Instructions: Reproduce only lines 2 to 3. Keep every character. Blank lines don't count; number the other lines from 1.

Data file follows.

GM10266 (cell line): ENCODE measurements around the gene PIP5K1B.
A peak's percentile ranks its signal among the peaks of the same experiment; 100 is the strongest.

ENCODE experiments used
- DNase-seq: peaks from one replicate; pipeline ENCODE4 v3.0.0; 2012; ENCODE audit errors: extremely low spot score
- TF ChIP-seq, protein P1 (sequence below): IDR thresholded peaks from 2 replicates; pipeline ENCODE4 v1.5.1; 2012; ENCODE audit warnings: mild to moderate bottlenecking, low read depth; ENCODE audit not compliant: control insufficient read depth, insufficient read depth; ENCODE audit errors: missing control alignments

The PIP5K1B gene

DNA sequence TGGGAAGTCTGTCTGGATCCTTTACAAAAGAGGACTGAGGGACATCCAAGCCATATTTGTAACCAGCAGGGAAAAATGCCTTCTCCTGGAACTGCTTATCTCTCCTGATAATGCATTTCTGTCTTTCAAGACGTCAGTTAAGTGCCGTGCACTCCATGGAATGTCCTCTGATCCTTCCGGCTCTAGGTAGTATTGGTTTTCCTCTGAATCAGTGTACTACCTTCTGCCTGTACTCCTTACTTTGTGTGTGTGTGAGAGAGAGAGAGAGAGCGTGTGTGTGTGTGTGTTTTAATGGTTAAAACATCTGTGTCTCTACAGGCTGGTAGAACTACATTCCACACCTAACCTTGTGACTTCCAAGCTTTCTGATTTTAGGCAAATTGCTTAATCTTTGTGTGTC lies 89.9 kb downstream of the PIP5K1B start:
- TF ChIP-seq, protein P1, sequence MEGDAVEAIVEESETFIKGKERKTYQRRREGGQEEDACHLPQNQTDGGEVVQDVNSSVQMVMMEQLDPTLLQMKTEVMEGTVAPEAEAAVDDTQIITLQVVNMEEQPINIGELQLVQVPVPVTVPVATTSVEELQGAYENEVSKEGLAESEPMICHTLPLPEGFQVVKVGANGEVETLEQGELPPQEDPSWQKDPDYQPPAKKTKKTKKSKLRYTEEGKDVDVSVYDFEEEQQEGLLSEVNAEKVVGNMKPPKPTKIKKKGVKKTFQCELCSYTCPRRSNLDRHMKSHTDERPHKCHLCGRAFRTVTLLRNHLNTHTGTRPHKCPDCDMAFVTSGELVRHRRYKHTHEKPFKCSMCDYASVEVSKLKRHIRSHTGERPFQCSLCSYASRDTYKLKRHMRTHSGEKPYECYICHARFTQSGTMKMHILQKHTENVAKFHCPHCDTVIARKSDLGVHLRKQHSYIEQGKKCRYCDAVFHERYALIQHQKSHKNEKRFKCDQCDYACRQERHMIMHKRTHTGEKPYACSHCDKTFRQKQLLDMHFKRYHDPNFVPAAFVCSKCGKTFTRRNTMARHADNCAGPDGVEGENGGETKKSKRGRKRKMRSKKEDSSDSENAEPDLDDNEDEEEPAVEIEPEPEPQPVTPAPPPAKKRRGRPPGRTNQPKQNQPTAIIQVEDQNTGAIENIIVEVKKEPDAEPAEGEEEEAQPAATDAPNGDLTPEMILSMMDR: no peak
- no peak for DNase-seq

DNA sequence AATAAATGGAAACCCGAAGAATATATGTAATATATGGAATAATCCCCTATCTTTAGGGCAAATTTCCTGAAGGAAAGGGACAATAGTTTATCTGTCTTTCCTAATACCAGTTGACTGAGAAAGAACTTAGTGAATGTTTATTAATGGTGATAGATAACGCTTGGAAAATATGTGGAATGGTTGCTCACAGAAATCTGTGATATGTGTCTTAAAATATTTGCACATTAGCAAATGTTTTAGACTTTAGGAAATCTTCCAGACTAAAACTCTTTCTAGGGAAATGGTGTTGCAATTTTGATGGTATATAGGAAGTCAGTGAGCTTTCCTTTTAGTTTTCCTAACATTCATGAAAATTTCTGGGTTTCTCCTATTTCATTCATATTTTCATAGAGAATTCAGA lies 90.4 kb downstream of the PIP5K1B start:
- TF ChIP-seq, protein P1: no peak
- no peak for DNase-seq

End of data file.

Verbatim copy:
A peak's percentile ranks its signal among the peaks of the same experiment; 100 is the strongest.

ENCODE experiments used